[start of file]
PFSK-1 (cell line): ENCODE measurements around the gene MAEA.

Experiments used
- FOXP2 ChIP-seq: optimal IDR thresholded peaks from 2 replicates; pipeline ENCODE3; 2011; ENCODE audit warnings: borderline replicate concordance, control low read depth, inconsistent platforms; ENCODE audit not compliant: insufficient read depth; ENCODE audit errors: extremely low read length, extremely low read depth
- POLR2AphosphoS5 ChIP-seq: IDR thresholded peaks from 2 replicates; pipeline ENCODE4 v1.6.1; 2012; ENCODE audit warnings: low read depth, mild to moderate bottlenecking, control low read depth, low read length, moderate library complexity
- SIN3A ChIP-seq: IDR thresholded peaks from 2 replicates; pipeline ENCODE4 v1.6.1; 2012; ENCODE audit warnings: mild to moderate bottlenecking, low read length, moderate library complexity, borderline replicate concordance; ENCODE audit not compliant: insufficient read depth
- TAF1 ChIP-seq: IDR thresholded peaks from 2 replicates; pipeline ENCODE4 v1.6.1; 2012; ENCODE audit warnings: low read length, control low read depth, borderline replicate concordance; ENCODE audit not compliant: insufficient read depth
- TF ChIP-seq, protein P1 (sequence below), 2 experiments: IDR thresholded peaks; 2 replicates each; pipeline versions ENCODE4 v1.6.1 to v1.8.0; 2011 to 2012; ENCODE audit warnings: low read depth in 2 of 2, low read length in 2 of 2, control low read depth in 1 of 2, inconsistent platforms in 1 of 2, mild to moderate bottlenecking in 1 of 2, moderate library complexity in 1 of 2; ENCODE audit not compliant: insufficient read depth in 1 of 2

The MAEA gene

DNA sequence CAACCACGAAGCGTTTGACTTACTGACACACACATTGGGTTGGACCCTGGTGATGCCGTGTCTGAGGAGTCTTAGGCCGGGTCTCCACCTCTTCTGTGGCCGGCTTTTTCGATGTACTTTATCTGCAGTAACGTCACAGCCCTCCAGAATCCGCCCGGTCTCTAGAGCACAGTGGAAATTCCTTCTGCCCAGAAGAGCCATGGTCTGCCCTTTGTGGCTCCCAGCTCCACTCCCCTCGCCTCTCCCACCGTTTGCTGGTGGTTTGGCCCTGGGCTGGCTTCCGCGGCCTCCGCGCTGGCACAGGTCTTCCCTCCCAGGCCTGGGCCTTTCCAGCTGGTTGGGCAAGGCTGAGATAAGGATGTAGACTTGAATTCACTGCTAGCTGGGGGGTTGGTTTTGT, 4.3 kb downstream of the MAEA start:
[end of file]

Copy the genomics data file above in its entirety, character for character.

PFSK-1 (cell line): ENCODE measurements around the gene MAEA.

Experiments used
- FOXP2 ChIP-seq: optimal IDR thresholded peaks from 2 replicates; pipeline ENCODE3; 2011; ENCODE audit warnings: borderline replicate concordance, control low read depth, inconsistent platforms; ENCODE audit not compliant: insufficient read depth; ENCODE audit errors: extremely low read length, extremely low read depth
- POLR2AphosphoS5 ChIP-seq: IDR thresholded peaks from 2 replicates; pipeline ENCODE4 v1.6.1; 2012; ENCODE audit warnings: low read depth, mild to moderate bottlenecking, control low read depth, low read length, moderate library complexity
- SIN3A ChIP-seq: IDR thresholded peaks from 2 replicates; pipeline ENCODE4 v1.6.1; 2012; ENCODE audit warnings: mild to moderate bottlenecking, low read length, moderate library complexity, borderline replicate concordance; ENCODE audit not compliant: insufficient read depth
- TAF1 ChIP-seq: IDR thresholded peaks from 2 replicates; pipeline ENCODE4 v1.6.1; 2012; ENCODE audit warnings: low read length, control low read depth, borderline replicate concordance; ENCODE audit not compliant: insufficient read depth
- TF ChIP-seq, protein P1 (sequence below), 2 experiments: IDR thresholded peaks; 2 replicates each; pipeline versions ENCODE4 v1.6.1 to v1.8.0; 2011 to 2012; ENCODE audit warnings: low read depth in 2 of 2, low read length in 2 of 2, control low read depth in 1 of 2, inconsistent platforms in 1 of 2, mild to moderate bottlenecking in 1 of 2, moderate library complexity in 1 of 2; ENCODE audit not compliant: insufficient read depth in 1 of 2

The MAEA gene

DNA sequence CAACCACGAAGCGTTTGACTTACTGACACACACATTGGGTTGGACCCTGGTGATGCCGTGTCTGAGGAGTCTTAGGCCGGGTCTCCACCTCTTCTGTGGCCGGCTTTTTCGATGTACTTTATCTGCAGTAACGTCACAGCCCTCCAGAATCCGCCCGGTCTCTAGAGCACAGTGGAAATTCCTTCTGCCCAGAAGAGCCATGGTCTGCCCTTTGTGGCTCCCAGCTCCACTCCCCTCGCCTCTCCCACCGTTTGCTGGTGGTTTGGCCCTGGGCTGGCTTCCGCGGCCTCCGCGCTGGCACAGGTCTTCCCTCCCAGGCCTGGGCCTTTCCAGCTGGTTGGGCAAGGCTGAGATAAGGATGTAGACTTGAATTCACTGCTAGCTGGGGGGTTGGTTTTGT, 4.3 kb downstream of the MAEA start: